10 Draft MCCO Paper: Special Considerations ICPsSpecial Considerations 18 – 23: PrudentialSame treatment 23: Capital adequacy and solvency Fairness towards existing and future members regarding capital surplus / Callable but unpaid capital not to be relied upon 24 – 28: Markets and consumers Same treatment, except implementation of ICP with respect to AML/CFT may take into account aspects of member relationship 24: IntermediariesIf requirements placed on licensing and duties of intermediaries are difficult for MCCOs, consider modifying / Apex institutions may reduce supervisory burden 25: Consumer protectionCredit should be given for built-in mechanisms in MCCOs that demonstrate high level of consumer awareness and protection may reduce burden on supervisor 26: Information disclosure, Transparency to market Credit should be given for built-in mechanisms for democratic assemblies, meetings, and dissemination of information
11 III. Insurance Regulatory Environment MCCOs Philippines Formal MI regulatory framework Licensing structure expanded to incorporate varoius kinds of MI-related activity including conventional insurers, MBAs, cooperative insurance socieites, pre-need companies & health maintenance organizations. Required simplified and favorable contractual terms, and facilitates commercialization by MCCOs and others, when definition of MI met Peru Formal MI regulatory framework Superintendency Banks & Insurance and Pension Funds (SBS) 1 tier licensing - only for conventional insurers Required simplified and favorable contract terms, and facilitated commercialization by MCCOs, when definition of MI met
12 IV. Technical Assistance for MCCOs Philippines RIMANSI offers thorough and sustained TA support for MBAs. Insurance companies, through partner-agent model, also provide some TA and product development support for distribution partners. Cooperatives, pre-need companies, HMOs s receive little and scattered TA support from other sources. Peru Insurance companies, through partner-agent model, provide most of the TA and product development support to MCCOs. Health clinics (Micro-Health), cooperatives, and labor unions receive little and scattered TA support from other sources. Dominican Republic (COOPSEGUROS) & Colombia (La Equidad) Member-owned cooperative insurers licensed by the insurance supervisor provide substantial TA and product development support to cooperatives. Insurance companies through partner-agent model also provide TA and product devlpt.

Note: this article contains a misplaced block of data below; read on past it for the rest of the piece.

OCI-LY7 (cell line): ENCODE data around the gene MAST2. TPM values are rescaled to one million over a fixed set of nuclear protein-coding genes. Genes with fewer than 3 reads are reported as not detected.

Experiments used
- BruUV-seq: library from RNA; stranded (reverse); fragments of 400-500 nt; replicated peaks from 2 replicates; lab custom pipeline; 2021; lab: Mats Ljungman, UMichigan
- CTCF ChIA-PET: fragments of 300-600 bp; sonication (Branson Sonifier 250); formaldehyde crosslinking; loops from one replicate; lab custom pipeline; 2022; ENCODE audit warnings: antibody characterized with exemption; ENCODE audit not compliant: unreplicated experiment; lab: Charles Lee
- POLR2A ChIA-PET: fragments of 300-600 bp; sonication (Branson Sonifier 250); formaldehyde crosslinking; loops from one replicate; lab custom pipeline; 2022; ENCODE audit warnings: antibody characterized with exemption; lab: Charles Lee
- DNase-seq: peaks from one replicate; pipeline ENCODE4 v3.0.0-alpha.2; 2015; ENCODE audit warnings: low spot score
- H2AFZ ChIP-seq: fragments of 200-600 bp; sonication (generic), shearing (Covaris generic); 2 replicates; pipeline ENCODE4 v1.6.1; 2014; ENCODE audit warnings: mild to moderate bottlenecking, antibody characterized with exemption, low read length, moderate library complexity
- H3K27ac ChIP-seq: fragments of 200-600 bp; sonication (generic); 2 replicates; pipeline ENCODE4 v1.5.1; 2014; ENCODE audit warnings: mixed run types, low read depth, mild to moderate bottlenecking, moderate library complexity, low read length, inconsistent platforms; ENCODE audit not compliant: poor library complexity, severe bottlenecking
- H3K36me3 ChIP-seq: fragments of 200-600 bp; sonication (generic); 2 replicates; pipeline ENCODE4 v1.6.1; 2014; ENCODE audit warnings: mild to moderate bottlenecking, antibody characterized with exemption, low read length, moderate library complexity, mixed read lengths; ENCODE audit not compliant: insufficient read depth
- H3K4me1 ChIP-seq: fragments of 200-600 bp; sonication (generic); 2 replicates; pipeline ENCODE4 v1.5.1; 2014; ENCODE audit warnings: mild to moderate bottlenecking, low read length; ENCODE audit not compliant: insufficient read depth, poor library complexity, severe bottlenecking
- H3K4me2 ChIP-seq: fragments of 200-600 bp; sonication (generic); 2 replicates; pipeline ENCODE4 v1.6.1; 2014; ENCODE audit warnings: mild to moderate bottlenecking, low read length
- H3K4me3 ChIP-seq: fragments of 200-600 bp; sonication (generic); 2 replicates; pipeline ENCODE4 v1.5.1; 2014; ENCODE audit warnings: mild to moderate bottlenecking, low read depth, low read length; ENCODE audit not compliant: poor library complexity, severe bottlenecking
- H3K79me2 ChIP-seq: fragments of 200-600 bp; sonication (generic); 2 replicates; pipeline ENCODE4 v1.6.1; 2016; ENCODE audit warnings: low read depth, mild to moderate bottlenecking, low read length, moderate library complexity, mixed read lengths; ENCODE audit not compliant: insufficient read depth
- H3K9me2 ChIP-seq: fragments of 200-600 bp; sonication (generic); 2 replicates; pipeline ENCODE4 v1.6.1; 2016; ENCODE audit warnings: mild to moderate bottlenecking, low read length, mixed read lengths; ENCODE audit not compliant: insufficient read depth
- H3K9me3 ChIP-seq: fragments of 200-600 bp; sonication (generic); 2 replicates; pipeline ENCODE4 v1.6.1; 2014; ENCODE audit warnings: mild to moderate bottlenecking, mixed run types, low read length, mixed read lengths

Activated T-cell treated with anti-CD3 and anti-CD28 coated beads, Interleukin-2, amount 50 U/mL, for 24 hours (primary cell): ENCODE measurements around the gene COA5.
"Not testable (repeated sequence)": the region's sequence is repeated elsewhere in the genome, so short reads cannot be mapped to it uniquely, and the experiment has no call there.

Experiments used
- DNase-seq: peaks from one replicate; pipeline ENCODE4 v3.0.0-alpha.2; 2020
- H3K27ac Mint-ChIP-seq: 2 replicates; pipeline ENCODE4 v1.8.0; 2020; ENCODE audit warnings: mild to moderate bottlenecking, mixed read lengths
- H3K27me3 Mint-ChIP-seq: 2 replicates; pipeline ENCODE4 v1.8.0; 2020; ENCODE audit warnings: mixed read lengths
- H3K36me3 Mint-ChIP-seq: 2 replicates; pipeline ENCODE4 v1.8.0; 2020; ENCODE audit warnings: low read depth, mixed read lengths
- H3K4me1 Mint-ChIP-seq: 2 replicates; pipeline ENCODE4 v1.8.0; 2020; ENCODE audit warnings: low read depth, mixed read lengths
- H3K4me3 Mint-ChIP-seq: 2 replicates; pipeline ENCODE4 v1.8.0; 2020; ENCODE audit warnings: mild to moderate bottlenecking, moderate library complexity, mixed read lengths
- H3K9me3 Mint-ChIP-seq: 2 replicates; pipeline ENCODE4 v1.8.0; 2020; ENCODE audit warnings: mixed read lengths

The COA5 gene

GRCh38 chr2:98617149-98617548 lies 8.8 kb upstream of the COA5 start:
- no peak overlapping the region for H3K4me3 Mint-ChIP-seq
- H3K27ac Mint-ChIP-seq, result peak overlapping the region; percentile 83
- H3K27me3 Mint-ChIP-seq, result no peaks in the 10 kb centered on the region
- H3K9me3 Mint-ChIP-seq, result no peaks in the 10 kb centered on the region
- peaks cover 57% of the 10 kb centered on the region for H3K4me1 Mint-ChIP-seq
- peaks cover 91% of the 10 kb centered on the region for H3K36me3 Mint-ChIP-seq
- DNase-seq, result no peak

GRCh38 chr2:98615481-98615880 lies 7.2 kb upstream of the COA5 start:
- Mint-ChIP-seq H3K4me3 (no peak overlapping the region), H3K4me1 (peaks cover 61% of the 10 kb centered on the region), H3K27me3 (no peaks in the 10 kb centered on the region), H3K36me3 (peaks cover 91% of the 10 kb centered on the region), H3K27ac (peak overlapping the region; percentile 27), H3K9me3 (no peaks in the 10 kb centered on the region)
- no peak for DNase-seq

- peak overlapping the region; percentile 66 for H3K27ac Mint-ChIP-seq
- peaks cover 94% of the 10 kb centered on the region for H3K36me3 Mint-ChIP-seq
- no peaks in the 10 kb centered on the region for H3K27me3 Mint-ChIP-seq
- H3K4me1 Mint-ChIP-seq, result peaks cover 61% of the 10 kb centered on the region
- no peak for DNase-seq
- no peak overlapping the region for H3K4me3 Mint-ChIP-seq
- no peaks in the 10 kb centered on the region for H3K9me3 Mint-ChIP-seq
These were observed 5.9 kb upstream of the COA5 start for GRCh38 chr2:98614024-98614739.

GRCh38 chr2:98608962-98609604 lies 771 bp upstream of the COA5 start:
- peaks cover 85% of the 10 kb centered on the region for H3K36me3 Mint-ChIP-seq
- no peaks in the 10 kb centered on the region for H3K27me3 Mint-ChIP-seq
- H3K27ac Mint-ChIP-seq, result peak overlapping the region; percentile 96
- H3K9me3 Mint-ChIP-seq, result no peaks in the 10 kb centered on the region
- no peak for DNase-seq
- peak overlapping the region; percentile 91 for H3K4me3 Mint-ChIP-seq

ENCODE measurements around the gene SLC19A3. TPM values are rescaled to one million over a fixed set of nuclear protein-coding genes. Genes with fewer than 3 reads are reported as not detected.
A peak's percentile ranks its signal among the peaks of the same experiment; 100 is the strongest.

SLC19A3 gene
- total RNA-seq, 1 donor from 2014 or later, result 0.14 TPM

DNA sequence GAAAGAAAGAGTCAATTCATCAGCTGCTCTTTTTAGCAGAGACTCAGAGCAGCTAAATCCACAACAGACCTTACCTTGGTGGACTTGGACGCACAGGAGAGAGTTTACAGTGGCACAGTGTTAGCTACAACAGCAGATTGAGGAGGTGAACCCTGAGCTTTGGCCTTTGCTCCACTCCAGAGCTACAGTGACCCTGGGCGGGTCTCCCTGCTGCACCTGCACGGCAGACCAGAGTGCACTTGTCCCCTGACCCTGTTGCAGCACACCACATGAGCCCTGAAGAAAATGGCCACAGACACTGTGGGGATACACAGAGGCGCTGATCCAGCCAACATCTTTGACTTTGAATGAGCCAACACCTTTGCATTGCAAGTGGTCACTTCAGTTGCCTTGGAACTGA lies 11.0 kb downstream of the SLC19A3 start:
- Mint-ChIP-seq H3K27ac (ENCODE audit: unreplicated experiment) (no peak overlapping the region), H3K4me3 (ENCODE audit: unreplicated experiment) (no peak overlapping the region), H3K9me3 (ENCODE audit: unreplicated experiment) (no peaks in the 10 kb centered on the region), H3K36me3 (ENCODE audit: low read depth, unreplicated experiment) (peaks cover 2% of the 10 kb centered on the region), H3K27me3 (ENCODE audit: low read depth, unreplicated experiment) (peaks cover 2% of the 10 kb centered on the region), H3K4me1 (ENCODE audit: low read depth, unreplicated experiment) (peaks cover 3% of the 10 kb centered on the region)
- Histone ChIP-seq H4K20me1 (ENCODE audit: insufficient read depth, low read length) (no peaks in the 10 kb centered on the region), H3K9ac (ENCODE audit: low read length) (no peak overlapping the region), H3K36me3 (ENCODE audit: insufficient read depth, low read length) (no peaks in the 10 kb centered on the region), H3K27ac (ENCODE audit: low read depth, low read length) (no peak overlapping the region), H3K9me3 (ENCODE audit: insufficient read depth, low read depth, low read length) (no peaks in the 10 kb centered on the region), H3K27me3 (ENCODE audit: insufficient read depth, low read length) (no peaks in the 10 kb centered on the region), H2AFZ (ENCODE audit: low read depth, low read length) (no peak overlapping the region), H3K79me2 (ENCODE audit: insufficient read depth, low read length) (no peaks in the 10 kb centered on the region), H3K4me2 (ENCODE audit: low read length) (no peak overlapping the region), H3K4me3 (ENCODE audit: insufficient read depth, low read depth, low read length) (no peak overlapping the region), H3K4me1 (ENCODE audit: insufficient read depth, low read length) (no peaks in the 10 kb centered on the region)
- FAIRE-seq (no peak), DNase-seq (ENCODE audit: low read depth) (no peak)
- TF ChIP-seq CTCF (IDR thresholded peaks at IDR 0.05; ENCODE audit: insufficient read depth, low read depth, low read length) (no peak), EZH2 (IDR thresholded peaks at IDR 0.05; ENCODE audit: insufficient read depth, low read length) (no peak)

13 TA for MCCOs: APEX Institution (RIMANSI) Independently owned (non-stock, non-profit) Member-governed but with full-time professional staff Services Licensing assistance for MCCOs wishing to establish MBAs Extensive market surveys to identify risk protection needs of clients Governance structure of MCCOs behind MBAs that has built-in attention to satisfaction and needs of client members Professional product development, pricing, reserving, investment services MIS installation and training Prudential and performance monitoring of client MI operations (self-regulatory function recognized by Insurance Commissioner) Corporate governance training
14 TA for MCCOs: Cooperative Insurers Serve the interests of their cooperative members Member-owned and governed, but with full-time professional staff Profit not retained by individual members; shared and administrated by collective Services Extensive market surveys to identify risk protection needs of members Governance structure has built-in attention to satisfaction and needs of members Provide professional product development, pricing, reserving, investment services Financial literacy and other social services (i.e. health education)
15 V. Where Do We Go From Here? Understanding MCCOs Dont know the scope/size of number of MCCOs size of their activities – DATA! Dont know their interests and strengths, and contributions adequately yet Many questions still be to answered – How are MCCOs fundamentally different? Do MCCOs want to be regulated? How do MCCOs contribute to the insurance market (what are their special roles, in terms of social capital, financial literacy, trust-building?) Are they addressing a market failure, and consequently, require a organizational profile different than a professional insurer? Risk- transfer Vs. Risk-pooling How to balance technical assistance with regulation/supervision? Do different stages of MCCO development that require different types of regulatory/supervisory intervention?
16 Where Do We Go From Here? Exploring viable paths to development and regulation Establishing dialog between key stakeholders (MCCOs, insurance regulators, other regulatory agencies with jurisdiction, donor agencies) to explore best approach to Regulation and supervision Development of MCCO capacity, performance and integrity Develop adequate and appropriate regulatory/supervisory framework Developing TA and regulatory models with various key stakeholders Learning from practices and experience around the world
17 Parts of the Puzzle Regulatory capacity and framework for MCCOs Provision of TA resources to MCCOs Political alignment of regulatory agencies and MCCO representatives Surveys, market studies & forums to understand MCCOs
18 Stakeholders MCCOs Insurance supervisor IAISICMIF Other government supervisory agencies NGOs, Donor agencies Insurance companies